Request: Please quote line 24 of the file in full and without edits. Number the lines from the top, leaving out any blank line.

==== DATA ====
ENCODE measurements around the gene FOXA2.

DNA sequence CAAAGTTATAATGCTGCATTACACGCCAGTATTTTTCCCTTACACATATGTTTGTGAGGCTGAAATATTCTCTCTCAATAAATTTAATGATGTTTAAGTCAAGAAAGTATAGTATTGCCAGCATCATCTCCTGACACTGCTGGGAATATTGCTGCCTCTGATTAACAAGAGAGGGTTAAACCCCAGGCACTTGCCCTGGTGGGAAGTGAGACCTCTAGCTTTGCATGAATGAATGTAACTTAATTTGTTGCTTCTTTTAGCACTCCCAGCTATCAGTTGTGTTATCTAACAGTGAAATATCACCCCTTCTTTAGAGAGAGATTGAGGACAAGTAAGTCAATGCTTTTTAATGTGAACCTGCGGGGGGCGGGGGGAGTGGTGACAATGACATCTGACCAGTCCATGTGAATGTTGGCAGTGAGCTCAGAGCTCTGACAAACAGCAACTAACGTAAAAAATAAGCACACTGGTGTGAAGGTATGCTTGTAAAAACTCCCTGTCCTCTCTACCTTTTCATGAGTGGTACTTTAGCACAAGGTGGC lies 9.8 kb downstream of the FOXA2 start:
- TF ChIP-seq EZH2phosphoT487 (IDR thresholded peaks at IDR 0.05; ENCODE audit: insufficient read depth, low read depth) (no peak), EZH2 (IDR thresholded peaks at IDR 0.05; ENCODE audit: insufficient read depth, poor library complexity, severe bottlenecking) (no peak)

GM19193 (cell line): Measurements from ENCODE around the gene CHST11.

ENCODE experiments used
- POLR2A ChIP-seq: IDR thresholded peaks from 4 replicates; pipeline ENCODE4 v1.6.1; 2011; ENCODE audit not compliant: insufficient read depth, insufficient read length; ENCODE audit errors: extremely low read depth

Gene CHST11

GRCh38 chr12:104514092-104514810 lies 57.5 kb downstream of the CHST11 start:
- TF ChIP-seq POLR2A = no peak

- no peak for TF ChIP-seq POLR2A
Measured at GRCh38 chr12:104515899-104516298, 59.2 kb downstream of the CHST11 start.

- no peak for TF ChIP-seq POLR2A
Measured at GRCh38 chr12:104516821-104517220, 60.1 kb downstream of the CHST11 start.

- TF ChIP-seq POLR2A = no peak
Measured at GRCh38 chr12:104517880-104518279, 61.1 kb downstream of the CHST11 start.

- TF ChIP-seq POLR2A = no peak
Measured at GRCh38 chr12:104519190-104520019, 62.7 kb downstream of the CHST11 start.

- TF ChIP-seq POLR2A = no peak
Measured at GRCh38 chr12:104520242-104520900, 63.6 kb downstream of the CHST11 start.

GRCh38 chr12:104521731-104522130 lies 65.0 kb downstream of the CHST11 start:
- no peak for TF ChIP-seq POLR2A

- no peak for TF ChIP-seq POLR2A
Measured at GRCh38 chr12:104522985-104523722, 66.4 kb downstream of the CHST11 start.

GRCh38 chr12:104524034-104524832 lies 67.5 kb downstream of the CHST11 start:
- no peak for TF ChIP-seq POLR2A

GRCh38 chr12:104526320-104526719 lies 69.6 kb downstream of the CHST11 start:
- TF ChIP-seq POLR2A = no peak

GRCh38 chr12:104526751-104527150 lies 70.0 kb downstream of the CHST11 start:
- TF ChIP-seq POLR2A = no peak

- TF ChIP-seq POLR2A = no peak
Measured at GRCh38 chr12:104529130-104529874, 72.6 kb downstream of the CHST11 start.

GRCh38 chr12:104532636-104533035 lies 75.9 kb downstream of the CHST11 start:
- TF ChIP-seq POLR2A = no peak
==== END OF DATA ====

GRCh38 chr12:104524034-104524832 lies 67.5 kb downstream of the CHST11 start: